The Igbo eat their own

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That the Igbo are in a political freeze is largely due to their own
“sleight of hand”; that they are in disarray is because they never
agree. And that they have not had any success in politics since 1999 is
because they still think Nigeria is Egypt where they are slaves.

That the late Odumegwu Ojukwu did not become president, despite his
attempt, was largely because of his people.  The late Igbo leader would
have performed better in the 2003 election, or even won it, if he had
all the support; compromises and trade-offs made. But what happened?
Besides two top contenders, Olusegun Obasanjo and Muhammadu Buhari,
Ojukwu vied in the election against five other Igbo personalities, among
whom was Jim Nwobodo, who had the fourth largest vote of 169,609. Ojukwu
came third.

Let me add, the number of candidates from the south-east in that
election was the highest!

Ndigbo; we are our own vilest enemy. It is often convenient for us to
blame the Hausa and the Yoruba for our poor choices, but really,
sometimes, we are hoisted by our own petard.

I remember, when other Nigerians were struggling to remove the draconian
regime of Abacha, as brutal as it was, some Igbo persons were
frantically propping up the government; holding rallies and mocking the
struggle to remove the dictator.

Let me also add, the jazzy agitation of a minute section of the Igbo for
“Biafra” has turned out a hoax set up by themselves and for the
gullible.  Today, the whereabouts of Nnamdi Kanu are unknown, but there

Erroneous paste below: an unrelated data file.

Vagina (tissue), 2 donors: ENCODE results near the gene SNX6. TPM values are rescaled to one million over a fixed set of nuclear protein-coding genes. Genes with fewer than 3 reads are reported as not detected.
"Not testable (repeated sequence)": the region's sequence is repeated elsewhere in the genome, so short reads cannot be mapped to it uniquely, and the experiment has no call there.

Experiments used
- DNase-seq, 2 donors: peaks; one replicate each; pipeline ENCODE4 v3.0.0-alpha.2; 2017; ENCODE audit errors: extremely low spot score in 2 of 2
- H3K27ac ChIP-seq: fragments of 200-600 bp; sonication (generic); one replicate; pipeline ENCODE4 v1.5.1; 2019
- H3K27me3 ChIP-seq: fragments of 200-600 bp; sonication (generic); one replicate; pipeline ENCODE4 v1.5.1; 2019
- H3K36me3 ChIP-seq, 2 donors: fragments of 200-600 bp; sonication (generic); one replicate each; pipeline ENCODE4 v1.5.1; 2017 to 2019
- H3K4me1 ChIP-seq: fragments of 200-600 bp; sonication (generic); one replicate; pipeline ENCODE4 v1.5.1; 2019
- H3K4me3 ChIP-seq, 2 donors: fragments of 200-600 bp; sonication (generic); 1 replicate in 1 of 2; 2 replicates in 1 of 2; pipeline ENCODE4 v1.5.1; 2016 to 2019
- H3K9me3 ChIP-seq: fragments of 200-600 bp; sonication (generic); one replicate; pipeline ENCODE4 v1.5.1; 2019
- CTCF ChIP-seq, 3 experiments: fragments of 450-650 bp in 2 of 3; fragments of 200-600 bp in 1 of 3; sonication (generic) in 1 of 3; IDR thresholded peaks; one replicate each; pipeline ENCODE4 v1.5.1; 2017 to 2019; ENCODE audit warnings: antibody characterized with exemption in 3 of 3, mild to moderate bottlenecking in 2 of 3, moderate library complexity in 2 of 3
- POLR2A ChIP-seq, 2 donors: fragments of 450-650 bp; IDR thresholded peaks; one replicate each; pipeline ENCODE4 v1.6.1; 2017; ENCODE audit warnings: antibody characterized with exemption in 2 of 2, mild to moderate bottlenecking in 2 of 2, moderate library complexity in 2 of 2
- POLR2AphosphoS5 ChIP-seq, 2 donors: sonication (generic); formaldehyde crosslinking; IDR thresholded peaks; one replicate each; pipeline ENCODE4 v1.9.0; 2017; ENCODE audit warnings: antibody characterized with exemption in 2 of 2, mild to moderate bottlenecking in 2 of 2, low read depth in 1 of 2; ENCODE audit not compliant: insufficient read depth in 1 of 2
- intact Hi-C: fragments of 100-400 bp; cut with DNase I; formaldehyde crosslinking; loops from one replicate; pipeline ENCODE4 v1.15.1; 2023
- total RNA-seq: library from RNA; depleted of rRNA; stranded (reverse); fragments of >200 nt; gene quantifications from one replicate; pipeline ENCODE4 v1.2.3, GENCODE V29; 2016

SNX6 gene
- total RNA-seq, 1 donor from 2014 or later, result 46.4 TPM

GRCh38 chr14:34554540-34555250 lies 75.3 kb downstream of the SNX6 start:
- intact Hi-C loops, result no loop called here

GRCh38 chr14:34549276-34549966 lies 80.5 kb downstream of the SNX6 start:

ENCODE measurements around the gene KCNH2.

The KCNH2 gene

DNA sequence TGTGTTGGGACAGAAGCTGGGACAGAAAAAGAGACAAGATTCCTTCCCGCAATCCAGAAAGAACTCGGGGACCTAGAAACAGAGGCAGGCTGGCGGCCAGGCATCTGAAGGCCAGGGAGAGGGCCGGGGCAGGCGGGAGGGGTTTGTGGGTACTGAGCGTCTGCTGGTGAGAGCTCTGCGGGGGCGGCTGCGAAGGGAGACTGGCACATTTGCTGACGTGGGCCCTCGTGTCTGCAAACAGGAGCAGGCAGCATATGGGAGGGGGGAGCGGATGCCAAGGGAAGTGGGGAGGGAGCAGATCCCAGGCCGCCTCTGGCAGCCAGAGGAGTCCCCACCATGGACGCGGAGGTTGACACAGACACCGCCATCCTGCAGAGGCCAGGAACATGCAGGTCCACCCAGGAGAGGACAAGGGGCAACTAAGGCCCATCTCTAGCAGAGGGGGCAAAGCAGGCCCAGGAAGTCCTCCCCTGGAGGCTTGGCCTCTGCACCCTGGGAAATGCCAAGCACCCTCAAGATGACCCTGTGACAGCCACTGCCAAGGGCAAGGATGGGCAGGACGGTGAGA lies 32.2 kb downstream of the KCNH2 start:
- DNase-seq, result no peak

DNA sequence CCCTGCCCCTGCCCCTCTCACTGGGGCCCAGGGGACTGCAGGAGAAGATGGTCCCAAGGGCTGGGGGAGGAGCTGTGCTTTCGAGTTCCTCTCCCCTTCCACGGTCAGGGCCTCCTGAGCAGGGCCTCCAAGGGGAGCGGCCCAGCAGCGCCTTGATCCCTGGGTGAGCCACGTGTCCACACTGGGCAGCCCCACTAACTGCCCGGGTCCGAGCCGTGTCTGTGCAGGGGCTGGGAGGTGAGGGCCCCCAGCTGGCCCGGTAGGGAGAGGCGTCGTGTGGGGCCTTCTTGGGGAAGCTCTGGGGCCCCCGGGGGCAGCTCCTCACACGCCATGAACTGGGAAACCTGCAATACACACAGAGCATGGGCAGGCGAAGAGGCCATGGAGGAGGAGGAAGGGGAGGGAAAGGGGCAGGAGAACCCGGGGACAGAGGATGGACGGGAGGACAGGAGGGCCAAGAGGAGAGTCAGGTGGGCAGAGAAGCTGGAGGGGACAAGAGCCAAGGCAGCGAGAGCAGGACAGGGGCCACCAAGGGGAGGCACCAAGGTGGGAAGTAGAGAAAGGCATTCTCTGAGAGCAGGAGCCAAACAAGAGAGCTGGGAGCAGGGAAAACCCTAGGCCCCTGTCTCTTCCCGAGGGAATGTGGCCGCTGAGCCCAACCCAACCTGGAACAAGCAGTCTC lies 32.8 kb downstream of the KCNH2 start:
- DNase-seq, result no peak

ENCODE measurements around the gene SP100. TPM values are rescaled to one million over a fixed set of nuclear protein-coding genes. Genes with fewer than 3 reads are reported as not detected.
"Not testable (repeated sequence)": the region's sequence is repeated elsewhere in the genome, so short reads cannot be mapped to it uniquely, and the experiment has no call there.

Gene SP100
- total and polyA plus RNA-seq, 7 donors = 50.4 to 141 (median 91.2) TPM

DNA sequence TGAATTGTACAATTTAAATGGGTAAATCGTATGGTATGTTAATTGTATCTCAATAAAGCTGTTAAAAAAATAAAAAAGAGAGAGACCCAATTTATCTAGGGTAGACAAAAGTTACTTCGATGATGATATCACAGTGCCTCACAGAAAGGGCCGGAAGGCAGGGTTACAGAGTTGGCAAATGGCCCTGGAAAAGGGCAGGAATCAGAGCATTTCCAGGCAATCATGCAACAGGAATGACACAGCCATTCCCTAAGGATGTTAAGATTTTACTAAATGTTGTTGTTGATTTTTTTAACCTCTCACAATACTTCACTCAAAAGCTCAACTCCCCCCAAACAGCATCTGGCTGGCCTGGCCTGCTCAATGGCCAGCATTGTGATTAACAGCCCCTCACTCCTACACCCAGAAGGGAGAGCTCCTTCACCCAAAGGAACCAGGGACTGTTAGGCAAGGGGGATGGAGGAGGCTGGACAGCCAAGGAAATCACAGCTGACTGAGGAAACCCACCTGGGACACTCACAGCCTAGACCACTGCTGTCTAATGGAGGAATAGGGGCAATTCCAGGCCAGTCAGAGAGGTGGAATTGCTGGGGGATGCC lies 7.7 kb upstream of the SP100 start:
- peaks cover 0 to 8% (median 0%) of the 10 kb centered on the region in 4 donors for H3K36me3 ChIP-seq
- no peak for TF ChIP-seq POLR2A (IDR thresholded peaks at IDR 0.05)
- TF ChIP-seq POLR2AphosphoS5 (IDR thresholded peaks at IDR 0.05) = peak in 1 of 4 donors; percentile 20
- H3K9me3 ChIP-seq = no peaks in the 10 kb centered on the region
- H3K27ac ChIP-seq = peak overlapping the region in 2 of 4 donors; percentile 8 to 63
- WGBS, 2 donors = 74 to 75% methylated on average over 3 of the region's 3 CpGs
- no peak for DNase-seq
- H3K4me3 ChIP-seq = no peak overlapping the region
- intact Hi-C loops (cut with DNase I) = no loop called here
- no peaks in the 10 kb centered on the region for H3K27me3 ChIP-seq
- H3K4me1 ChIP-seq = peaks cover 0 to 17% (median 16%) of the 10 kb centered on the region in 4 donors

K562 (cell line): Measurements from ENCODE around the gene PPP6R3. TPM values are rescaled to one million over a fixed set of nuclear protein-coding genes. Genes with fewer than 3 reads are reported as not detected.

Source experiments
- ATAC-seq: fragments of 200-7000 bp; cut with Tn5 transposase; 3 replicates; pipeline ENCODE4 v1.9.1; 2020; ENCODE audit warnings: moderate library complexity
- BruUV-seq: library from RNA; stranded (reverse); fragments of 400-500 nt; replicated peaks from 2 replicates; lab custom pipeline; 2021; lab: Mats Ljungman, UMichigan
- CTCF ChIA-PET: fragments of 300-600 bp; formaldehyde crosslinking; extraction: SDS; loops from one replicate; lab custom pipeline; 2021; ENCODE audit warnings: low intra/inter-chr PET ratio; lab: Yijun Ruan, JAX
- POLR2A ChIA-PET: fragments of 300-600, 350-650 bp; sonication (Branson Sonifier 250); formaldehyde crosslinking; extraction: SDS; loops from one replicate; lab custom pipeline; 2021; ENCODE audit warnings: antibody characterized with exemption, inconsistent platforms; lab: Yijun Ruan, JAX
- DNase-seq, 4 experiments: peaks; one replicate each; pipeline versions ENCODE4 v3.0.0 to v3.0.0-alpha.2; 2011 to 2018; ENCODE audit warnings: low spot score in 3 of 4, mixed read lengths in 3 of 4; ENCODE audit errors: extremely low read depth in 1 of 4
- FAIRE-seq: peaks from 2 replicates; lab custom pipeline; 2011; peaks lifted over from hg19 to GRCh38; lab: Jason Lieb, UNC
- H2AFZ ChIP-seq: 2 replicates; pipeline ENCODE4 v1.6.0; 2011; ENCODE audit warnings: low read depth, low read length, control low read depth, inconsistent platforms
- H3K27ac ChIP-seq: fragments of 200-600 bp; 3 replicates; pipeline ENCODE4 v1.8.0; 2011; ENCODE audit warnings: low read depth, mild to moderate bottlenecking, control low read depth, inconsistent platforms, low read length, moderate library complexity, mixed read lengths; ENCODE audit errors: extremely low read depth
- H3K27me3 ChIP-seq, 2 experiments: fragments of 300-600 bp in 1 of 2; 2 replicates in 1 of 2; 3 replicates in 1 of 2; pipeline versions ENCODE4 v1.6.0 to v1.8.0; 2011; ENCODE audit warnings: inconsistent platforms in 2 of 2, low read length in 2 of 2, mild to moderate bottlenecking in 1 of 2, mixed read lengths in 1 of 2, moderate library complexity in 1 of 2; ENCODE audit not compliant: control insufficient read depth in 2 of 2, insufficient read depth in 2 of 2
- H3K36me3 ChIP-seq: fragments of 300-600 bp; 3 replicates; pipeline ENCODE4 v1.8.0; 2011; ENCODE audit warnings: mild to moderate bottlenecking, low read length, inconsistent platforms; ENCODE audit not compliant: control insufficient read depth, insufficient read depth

is no noise from the same people who passionately kvetched and cavorted
about how Nigeria was a zoo, revealing the ruse in the struggle.

And just when I thought there was a ray of light in the political
cumulus of the Igbo, some governors in the south-east “protested”
against the choice of Peter Obi as Atiku Abubakar’s running mate. The
reason? Because they were not consulted.

How would you define self-sabotage?

Anyway, I understand, Atiku did not reach out enough – in notes of
green, promises, and deals. Or as they say, “water the ground”.
Blessed is the hand that giveth.

Obi is the brightest chance the south-east has got to get the
presidency. He was the governor of my state, and he performed very well.
He is more of a “presidential material”.

I would have loved him to run for president, but political leaders in
the south-east are already showing signs that it will not be all plain
sailing for one of their own to be president for now.

Perhaps, Kenneth Okonkwo, “Andy,” was right. The Igbo will have to
wander in the wilderness for 40 years before they get it right.

 

Fredrick is a media personality.

He can be reached on Facebook: Fredrick Nwabufo; Twitter:
@FredrickNwabufo

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